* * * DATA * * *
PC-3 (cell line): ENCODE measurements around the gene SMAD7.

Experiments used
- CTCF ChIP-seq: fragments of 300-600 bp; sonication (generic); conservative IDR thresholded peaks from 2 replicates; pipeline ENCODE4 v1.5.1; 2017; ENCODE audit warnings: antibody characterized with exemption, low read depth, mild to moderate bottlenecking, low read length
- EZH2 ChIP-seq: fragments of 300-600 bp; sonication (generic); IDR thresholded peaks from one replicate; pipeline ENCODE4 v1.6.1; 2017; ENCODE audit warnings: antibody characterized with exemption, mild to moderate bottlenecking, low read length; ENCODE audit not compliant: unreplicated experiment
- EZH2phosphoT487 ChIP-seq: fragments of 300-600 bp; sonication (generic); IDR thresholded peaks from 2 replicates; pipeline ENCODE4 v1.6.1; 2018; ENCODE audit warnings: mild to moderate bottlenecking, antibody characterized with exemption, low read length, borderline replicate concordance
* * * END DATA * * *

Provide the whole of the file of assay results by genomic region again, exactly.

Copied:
PC-3 (cell line): ENCODE measurements around the gene SMAD7.

Experiments used
- CTCF ChIP-seq: fragments of 300-600 bp; sonication (generic); conservative IDR thresholded peaks from 2 replicates; pipeline ENCODE4 v1.5.1; 2017; ENCODE audit warnings: antibody characterized with exemption, low read depth, mild to moderate bottlenecking, low read length
- EZH2 ChIP-seq: fragments of 300-600 bp; sonication (generic); IDR thresholded peaks from one replicate; pipeline ENCODE4 v1.6.1; 2017; ENCODE audit warnings: antibody characterized with exemption, mild to moderate bottlenecking, low read length; ENCODE audit not compliant: unreplicated experiment
- EZH2phosphoT487 ChIP-seq: fragments of 300-600 bp; sonication (generic); IDR thresholded peaks from 2 replicates; pipeline ENCODE4 v1.6.1; 2018; ENCODE audit warnings: mild to moderate bottlenecking, antibody characterized with exemption, low read length, borderline replicate concordance